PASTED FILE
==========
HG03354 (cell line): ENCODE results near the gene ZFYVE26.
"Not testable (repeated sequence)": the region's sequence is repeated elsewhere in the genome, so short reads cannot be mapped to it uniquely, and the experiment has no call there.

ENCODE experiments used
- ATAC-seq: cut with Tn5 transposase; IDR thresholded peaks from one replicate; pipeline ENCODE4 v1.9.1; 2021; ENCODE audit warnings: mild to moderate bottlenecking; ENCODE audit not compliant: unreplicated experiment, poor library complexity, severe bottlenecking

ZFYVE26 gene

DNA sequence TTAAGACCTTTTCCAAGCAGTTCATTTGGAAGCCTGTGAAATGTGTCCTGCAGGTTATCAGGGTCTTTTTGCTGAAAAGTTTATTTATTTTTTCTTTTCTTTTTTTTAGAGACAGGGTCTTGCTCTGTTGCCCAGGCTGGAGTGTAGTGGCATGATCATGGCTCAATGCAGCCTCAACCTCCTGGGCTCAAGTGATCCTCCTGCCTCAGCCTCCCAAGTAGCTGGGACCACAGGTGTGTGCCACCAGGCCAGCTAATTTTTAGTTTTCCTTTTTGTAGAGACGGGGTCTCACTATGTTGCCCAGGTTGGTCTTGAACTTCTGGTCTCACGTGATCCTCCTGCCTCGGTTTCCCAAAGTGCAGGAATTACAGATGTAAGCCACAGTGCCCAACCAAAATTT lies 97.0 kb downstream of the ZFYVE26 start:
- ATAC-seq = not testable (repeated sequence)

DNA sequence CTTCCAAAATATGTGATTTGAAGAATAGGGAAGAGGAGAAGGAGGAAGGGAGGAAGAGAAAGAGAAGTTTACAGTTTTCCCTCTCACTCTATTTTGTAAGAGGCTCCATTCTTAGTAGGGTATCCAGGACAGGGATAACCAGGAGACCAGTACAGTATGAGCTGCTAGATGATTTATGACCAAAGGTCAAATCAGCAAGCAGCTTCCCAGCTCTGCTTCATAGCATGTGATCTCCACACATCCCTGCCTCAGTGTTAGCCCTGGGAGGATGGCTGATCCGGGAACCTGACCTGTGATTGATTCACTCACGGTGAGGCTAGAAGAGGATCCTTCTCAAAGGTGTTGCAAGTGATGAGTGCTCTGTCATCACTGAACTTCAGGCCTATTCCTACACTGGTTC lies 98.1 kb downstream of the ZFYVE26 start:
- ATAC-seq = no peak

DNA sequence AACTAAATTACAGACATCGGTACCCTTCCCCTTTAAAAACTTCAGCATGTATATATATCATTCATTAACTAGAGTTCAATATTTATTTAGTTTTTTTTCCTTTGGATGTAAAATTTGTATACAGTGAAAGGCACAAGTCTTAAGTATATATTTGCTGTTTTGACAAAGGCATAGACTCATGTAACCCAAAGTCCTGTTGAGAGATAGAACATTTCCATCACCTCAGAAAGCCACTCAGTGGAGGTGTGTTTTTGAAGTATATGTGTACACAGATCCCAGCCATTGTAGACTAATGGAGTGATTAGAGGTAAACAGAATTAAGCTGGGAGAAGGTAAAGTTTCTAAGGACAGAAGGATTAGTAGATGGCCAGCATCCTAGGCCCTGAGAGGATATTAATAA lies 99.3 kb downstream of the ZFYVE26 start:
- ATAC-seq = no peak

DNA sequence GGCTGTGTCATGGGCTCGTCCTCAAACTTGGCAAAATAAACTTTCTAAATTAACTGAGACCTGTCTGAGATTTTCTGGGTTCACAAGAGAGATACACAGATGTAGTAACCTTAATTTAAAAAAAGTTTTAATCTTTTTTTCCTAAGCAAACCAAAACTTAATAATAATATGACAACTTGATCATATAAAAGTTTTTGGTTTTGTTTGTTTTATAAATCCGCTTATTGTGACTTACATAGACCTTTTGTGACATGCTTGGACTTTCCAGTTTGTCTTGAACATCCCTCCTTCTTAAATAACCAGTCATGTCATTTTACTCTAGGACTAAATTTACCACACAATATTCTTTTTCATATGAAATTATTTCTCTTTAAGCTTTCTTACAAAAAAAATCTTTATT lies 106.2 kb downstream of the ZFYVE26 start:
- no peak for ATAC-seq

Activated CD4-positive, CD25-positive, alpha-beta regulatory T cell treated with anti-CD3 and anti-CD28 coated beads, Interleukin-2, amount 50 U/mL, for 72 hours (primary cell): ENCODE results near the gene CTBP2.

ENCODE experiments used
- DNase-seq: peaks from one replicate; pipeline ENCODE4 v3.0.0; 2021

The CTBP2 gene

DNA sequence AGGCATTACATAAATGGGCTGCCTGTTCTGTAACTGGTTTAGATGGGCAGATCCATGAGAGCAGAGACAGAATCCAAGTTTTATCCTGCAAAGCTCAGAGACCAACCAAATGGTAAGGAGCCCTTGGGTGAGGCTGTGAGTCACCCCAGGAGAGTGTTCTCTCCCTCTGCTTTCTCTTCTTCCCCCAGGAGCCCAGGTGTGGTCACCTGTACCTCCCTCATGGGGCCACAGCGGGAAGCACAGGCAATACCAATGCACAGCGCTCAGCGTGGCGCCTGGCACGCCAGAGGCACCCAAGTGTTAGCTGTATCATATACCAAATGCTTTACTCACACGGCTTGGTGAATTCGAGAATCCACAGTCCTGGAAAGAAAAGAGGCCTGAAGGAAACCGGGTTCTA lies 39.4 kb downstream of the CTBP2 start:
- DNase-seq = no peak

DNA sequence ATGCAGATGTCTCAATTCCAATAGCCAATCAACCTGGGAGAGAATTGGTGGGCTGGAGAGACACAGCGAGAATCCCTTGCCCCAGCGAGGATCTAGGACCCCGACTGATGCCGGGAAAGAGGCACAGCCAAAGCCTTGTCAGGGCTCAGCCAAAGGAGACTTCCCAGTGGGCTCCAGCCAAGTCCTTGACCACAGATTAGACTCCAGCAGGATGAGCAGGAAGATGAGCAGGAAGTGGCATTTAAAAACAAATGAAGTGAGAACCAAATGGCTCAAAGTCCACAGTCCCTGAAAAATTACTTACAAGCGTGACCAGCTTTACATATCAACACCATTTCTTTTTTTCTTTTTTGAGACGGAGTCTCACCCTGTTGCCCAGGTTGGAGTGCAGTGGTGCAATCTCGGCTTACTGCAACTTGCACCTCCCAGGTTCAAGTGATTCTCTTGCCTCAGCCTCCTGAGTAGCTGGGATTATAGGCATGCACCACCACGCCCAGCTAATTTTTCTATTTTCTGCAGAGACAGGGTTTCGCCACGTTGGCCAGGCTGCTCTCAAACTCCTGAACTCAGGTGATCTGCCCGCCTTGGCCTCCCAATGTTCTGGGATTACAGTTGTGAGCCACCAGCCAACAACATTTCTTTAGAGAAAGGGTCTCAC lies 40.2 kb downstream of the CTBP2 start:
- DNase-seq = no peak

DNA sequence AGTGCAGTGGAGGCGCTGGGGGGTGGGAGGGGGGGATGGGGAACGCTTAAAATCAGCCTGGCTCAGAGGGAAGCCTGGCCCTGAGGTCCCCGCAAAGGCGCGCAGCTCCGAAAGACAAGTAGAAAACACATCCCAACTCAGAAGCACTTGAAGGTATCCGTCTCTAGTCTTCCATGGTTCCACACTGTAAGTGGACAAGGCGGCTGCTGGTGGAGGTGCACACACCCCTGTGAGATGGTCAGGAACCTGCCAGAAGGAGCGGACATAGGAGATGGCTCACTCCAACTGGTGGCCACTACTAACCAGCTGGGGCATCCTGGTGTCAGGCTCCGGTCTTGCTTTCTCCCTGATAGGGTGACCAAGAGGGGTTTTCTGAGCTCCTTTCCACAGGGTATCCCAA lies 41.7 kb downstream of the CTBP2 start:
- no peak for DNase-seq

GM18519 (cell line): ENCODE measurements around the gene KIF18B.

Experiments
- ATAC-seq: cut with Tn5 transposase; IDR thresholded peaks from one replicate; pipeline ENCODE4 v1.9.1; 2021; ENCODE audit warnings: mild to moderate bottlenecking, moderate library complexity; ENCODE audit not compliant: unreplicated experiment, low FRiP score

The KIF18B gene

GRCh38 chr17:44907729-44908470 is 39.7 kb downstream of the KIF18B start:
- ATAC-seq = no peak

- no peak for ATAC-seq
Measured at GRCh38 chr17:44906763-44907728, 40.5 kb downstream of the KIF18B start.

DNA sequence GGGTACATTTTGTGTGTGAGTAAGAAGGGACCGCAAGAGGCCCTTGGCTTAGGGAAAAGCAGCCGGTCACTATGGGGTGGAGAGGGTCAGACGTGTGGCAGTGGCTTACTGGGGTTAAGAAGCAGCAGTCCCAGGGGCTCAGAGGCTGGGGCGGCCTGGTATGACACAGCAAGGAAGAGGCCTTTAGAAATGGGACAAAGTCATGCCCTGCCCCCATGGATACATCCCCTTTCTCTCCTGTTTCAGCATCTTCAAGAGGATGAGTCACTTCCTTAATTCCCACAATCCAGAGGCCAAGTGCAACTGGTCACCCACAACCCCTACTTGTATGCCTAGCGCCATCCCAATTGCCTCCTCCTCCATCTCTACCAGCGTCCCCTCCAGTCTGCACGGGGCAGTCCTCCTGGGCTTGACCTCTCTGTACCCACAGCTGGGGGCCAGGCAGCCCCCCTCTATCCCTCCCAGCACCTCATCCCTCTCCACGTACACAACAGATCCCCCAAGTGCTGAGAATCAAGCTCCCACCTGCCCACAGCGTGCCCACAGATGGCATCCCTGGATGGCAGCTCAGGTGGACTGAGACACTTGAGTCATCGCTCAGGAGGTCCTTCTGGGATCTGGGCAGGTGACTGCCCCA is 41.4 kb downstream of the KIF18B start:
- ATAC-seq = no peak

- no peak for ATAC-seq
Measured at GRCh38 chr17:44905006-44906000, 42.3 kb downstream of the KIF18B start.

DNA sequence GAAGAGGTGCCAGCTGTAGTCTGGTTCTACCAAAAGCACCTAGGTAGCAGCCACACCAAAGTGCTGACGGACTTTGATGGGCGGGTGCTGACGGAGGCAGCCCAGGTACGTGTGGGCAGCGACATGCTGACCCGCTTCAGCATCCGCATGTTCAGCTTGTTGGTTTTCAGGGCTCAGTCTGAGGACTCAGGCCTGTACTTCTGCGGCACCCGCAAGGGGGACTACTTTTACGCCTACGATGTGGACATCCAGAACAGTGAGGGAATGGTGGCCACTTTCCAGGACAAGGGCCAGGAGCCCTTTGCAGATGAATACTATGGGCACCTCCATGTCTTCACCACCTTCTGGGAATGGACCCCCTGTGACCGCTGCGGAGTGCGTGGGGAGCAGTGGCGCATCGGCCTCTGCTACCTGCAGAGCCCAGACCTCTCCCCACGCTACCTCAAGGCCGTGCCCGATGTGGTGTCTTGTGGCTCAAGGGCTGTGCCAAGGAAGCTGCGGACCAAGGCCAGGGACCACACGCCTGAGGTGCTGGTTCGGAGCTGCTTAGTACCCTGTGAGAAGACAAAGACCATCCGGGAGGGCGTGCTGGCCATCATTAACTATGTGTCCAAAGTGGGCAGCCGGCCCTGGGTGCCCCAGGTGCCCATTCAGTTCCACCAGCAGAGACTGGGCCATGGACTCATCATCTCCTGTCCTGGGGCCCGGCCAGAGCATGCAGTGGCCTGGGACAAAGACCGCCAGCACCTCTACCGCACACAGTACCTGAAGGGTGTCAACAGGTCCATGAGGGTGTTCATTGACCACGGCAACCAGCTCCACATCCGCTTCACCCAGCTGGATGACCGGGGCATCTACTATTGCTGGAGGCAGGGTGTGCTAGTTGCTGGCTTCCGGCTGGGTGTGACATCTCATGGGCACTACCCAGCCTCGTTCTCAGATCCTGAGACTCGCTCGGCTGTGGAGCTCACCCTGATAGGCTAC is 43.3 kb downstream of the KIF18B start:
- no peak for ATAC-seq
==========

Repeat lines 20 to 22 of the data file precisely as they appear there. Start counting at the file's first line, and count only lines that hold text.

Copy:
DNA sequence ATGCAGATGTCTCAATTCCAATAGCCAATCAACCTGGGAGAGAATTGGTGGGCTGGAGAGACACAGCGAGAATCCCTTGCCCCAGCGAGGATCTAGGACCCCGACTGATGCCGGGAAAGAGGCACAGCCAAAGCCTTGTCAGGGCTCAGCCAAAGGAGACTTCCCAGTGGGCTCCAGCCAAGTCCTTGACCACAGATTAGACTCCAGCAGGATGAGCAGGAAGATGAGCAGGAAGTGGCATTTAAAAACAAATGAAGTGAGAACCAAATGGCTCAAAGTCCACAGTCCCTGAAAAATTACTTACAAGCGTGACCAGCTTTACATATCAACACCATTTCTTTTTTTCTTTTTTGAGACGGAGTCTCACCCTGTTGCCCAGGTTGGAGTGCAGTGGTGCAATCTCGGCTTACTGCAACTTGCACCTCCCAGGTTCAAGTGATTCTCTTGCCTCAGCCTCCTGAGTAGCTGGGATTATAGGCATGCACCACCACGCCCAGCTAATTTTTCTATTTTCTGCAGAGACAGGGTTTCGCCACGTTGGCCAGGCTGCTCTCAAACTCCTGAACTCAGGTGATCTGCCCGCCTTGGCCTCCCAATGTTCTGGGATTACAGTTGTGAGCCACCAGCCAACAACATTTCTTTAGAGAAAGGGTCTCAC lies 40.2 kb downstream of the CTBP2 start:
- DNase-seq = no peak

DNA sequence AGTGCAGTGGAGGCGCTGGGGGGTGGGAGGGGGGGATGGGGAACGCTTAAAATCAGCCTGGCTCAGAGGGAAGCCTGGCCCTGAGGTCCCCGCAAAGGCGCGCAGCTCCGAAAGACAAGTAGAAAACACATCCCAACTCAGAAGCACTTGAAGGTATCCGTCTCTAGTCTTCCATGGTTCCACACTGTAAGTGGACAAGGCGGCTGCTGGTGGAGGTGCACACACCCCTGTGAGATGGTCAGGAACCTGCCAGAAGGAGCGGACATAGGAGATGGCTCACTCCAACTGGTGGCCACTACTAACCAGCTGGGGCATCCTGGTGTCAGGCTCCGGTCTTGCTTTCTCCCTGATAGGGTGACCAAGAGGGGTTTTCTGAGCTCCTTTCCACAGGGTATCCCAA lies 41.7 kb downstream of the CTBP2 start: